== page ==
Prisoners of the Ghostland mixes Eastern and Western genres but fails to add anything new to the pot.
In Prisoners of the Ghostland, a notorious criminal (Nicolas Cage) must rescue an abducted girl (Sofia Boutella) before his balls explode. Director Sion Sono fuses the Samurai and Western genres together under the umbrella of post-apocalypse. Does Prisoners of the Ghostland live up to its inspirations or is it just another B-movie?
The main characters are serviceable, but there’s a lack of empathy built between Cage and Boutella. The blend between genres is interesting but is by no means new territory. There was better swordplay, gore, and atmosphere in the Lone Wolf and Cub films made 40 years earlier.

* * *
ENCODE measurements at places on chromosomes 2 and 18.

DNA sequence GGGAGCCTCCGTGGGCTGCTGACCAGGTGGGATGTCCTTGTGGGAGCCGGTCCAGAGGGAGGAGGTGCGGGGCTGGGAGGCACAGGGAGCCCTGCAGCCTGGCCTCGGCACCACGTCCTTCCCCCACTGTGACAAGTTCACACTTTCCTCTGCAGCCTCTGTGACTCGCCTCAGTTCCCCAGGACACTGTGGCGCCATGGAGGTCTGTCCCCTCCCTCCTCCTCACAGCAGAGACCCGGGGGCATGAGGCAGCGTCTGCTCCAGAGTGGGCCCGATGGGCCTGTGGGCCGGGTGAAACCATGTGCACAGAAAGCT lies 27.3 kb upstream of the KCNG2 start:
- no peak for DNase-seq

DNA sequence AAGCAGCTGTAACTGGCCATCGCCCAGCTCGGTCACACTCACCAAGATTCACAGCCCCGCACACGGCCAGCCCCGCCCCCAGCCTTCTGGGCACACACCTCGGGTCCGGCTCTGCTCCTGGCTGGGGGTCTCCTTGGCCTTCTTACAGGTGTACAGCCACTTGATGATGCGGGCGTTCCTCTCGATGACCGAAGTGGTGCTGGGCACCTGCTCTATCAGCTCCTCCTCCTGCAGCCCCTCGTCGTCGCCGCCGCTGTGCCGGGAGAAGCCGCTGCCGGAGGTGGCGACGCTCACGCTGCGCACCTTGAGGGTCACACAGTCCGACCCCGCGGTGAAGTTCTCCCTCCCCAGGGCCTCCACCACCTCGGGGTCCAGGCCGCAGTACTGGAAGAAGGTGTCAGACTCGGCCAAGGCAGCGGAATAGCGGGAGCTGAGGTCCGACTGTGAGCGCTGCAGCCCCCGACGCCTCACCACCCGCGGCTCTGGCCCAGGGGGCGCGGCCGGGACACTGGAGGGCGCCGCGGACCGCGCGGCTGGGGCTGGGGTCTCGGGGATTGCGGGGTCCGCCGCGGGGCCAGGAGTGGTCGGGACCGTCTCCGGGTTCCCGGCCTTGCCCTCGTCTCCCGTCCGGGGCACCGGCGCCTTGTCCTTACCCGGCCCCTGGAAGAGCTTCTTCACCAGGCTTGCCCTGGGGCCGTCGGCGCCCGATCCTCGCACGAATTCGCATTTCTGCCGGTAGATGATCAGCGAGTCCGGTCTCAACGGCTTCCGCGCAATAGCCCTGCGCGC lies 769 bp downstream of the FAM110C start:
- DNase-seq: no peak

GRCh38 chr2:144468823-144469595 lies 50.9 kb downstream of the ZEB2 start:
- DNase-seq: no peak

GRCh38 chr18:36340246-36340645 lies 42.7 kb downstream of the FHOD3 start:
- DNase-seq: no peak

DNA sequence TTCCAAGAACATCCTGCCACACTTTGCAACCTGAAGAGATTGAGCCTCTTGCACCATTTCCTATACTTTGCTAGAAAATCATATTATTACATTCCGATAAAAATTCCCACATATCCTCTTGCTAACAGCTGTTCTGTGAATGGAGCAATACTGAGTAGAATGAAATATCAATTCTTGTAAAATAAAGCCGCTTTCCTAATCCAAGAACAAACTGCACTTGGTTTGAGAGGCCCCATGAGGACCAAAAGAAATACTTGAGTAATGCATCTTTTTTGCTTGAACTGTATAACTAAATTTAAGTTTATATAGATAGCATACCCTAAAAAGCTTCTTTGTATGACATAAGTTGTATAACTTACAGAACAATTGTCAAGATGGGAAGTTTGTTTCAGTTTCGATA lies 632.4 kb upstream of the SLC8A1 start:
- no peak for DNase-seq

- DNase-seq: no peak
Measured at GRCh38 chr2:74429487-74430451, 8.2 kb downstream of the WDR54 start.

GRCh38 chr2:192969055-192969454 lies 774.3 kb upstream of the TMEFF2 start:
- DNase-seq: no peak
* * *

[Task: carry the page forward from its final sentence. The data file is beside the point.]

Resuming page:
Stylistically Prisoners of the Ghostland delivers a gorgeous art house apocalypse that has more in common with El Topo than Mad Max. The film takes place in a stylized hyper-reality that’s sure to get comic book lovers creative juices firing. Within the film, there are wanted posters depicting characters from Lupin the Third, illustrating how the film’s world is similarly playful and exaggerated.
While I enjoyed Prisoners of the Ghostland, I felt many of its ideas have been explored in better films. It lacks the underlying themes from a thoughtful art film and the spectacular gore from good grindhouse. “Style over substance” has become an overused criticism, but even as a die-hard “formalist,” I felt that Prisoners of the Ghostland lacked something to say.
Prisoners of the Ghostland is now streaming on VOD.